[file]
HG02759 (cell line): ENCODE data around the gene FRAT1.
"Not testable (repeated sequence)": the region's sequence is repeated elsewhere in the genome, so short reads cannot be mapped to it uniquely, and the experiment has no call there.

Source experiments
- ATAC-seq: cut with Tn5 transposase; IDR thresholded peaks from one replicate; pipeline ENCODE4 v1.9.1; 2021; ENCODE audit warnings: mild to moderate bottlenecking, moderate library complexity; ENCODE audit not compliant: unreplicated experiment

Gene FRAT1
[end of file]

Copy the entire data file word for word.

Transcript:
HG02759 (cell line): ENCODE data around the gene FRAT1.
"Not testable (repeated sequence)": the region's sequence is repeated elsewhere in the genome, so short reads cannot be mapped to it uniquely, and the experiment has no call there.

Source experiments
- ATAC-seq: cut with Tn5 transposase; IDR thresholded peaks from one replicate; pipeline ENCODE4 v1.9.1; 2021; ENCODE audit warnings: mild to moderate bottlenecking, moderate library complexity; ENCODE audit not compliant: unreplicated experiment

Gene FRAT1